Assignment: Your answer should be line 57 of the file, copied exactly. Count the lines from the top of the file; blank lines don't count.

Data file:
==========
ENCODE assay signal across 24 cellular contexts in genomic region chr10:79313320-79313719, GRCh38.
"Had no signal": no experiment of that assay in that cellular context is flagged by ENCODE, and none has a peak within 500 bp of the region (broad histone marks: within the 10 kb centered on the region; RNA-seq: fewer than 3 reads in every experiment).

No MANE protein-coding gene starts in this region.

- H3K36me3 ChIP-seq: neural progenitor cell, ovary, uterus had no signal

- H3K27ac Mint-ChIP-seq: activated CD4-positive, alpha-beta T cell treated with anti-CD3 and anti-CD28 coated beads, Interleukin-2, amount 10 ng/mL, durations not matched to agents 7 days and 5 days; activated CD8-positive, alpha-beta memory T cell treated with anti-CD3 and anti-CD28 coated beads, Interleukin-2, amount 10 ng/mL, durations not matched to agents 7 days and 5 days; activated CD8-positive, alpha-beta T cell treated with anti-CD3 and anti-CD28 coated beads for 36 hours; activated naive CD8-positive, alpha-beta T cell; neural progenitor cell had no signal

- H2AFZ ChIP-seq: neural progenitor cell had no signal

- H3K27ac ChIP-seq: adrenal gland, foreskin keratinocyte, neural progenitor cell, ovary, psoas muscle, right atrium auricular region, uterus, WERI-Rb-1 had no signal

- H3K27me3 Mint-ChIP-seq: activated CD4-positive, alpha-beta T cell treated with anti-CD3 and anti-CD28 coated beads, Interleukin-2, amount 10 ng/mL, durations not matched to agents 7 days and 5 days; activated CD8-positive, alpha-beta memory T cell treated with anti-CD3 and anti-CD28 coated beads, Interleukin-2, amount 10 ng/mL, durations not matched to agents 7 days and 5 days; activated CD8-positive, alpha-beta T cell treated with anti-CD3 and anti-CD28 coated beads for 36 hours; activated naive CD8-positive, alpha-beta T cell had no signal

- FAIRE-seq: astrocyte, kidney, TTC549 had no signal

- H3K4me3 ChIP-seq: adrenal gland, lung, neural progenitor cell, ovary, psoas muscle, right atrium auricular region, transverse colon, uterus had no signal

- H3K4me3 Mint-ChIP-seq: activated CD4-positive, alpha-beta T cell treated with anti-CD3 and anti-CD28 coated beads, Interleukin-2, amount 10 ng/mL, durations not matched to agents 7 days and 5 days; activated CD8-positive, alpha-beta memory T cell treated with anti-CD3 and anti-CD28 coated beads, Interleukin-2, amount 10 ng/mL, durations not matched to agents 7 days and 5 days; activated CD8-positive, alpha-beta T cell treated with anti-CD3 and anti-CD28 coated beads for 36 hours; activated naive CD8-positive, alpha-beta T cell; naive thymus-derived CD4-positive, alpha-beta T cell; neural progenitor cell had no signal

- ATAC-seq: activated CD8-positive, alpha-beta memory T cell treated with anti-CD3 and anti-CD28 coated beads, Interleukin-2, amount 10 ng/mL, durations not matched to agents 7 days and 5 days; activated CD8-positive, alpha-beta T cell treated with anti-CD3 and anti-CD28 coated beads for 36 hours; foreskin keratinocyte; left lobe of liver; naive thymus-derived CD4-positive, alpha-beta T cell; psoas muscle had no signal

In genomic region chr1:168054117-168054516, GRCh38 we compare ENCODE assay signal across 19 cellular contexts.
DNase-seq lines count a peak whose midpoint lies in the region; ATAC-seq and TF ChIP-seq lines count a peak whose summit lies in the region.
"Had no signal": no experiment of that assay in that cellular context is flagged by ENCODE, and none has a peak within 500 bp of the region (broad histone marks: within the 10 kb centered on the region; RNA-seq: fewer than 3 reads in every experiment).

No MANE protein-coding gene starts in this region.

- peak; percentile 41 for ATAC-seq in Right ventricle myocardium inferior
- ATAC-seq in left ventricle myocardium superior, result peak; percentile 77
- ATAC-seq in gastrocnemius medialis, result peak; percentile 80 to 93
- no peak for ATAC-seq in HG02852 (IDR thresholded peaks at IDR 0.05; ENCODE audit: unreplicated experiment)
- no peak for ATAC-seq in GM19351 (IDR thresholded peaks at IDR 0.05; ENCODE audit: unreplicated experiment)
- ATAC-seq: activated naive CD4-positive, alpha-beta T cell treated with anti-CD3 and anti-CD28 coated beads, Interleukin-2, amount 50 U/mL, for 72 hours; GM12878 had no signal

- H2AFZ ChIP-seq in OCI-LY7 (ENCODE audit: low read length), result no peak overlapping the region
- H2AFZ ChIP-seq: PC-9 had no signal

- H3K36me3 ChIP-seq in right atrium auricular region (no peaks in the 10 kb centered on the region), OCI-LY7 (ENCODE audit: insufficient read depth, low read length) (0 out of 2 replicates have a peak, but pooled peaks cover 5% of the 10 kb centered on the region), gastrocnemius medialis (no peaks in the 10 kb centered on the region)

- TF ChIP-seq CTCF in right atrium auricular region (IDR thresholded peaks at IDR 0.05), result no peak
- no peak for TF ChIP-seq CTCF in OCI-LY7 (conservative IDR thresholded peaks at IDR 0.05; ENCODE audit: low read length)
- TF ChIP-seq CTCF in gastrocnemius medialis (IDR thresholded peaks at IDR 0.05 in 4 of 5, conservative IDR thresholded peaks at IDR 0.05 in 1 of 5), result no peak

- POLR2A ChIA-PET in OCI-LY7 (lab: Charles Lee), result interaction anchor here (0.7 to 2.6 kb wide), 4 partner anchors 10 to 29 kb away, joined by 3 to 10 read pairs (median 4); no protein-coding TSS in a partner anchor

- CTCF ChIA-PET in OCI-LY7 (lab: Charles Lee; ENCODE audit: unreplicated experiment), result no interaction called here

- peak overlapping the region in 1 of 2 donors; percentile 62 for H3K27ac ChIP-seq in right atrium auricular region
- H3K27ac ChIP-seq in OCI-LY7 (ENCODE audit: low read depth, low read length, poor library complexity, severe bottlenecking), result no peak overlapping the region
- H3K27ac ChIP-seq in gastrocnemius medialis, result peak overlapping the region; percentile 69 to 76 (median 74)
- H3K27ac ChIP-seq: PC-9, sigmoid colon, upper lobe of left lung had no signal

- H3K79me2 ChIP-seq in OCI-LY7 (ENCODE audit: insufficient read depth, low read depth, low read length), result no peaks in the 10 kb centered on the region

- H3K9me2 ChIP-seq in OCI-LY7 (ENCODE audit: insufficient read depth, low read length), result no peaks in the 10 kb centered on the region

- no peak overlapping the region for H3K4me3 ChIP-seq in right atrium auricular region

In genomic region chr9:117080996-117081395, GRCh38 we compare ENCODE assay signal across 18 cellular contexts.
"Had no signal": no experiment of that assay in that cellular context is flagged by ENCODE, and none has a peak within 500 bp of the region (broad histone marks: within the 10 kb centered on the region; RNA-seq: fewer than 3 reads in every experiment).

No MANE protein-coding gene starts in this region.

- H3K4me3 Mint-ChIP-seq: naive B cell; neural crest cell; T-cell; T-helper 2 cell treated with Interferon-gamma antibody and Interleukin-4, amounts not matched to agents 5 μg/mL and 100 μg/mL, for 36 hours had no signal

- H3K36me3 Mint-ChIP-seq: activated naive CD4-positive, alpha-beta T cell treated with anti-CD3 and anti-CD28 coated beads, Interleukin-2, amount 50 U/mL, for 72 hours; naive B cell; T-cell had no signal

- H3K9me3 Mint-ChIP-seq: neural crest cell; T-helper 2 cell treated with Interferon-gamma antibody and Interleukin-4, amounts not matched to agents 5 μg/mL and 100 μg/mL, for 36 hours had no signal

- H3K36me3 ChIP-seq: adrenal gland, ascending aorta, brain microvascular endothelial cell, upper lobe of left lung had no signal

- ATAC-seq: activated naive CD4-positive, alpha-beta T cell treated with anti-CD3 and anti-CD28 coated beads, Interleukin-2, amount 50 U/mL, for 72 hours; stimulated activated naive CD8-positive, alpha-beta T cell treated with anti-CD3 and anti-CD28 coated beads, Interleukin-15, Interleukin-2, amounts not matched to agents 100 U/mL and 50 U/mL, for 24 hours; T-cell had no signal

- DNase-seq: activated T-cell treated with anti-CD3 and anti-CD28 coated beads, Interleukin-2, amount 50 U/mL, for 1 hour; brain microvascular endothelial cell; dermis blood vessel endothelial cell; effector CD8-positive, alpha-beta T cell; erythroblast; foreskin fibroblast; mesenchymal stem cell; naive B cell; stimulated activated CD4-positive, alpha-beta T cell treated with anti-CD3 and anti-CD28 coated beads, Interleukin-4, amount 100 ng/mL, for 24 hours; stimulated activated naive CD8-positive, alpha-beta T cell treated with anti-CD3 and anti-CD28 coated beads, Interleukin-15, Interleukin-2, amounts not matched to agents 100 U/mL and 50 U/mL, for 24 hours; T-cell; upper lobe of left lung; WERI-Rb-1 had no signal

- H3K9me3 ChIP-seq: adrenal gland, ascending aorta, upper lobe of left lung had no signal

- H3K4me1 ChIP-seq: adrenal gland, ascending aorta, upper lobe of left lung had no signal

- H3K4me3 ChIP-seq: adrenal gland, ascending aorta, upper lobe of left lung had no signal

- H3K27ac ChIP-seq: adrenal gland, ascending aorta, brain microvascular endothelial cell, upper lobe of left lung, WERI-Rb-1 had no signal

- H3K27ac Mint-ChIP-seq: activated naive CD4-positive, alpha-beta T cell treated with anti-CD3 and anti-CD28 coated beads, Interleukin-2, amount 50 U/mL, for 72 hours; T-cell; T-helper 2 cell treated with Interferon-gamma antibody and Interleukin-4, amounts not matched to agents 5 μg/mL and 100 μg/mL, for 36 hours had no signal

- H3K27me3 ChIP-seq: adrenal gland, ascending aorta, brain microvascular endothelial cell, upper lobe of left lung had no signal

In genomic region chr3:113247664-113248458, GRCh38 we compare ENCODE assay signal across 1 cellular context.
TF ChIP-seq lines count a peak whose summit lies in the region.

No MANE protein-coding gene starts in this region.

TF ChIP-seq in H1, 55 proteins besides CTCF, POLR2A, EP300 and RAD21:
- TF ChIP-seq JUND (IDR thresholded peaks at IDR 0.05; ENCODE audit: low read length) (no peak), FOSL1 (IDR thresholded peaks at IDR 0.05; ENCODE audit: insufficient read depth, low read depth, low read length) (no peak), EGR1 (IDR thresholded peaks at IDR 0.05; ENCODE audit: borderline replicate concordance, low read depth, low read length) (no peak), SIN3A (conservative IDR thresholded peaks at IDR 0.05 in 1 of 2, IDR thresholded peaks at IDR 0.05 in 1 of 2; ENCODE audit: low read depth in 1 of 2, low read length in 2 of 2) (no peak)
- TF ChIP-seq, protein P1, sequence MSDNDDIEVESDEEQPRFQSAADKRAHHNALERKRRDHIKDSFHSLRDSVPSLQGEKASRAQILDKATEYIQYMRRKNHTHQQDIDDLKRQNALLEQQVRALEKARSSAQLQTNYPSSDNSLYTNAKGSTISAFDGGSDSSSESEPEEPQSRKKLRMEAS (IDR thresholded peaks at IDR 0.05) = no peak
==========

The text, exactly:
- TF ChIP-seq JUND (IDR thresholded peaks at IDR 0.05; ENCODE audit: low read length) (no peak), FOSL1 (IDR thresholded peaks at IDR 0.05; ENCODE audit: insufficient read depth, low read depth, low read length) (no peak), EGR1 (IDR thresholded peaks at IDR 0.05; ENCODE audit: borderline replicate concordance, low read depth, low read length) (no peak), SIN3A (conservative IDR thresholded peaks at IDR 0.05 in 1 of 2, IDR thresholded peaks at IDR 0.05 in 1 of 2; ENCODE audit: low read depth in 1 of 2, low read length in 2 of 2) (no peak)